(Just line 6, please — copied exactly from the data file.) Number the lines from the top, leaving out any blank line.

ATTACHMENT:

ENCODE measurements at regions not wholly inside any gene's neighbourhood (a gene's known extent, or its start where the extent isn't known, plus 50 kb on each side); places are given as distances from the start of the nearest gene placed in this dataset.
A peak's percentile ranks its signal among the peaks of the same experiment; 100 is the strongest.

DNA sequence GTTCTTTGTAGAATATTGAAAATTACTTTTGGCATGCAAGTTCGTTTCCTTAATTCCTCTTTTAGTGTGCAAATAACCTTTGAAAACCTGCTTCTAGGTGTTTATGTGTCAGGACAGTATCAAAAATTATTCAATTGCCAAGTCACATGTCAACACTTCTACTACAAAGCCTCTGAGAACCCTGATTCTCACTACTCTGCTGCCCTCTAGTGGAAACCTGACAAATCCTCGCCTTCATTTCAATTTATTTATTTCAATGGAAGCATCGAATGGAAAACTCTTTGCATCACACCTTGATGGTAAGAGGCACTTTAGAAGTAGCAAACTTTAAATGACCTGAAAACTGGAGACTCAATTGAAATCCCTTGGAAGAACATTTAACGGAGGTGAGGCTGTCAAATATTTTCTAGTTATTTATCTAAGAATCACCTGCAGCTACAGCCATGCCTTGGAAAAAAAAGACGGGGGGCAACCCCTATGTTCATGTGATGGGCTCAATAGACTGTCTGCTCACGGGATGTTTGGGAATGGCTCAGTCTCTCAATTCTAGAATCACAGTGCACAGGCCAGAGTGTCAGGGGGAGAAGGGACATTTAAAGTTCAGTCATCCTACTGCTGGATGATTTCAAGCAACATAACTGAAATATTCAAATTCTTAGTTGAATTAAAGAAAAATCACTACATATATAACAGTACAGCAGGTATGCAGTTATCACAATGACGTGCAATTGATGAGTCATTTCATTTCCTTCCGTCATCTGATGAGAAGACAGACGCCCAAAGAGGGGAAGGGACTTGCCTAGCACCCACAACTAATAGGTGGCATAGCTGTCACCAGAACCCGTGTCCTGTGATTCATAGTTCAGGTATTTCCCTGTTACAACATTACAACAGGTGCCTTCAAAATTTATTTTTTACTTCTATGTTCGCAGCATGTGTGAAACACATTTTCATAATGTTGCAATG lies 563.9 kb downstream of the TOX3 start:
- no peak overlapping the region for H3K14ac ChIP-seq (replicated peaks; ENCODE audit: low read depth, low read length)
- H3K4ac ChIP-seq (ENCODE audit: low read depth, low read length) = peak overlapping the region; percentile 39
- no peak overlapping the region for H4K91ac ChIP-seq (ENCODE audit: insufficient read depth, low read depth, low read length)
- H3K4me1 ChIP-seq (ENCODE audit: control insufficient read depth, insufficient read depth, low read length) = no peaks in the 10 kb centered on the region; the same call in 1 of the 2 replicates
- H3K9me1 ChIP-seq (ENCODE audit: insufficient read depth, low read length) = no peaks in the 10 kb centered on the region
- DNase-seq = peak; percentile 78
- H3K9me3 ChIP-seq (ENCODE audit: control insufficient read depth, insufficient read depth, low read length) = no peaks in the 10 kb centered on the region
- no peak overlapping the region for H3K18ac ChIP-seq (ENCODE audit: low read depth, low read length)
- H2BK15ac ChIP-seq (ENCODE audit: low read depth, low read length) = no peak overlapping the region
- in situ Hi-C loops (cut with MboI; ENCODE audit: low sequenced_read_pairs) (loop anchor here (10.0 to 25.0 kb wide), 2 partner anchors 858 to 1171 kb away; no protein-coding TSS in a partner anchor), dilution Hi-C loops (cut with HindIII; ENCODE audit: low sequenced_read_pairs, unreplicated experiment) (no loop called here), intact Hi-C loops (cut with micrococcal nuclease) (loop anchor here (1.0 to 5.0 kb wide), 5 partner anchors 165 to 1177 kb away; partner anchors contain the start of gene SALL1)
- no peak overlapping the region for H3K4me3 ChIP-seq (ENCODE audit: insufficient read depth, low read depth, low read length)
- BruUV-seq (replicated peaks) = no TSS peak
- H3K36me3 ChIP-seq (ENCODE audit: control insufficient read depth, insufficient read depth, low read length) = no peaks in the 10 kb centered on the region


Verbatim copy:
- no peak overlapping the region for H4K91ac ChIP-seq (ENCODE audit: insufficient read depth, low read depth, low read length)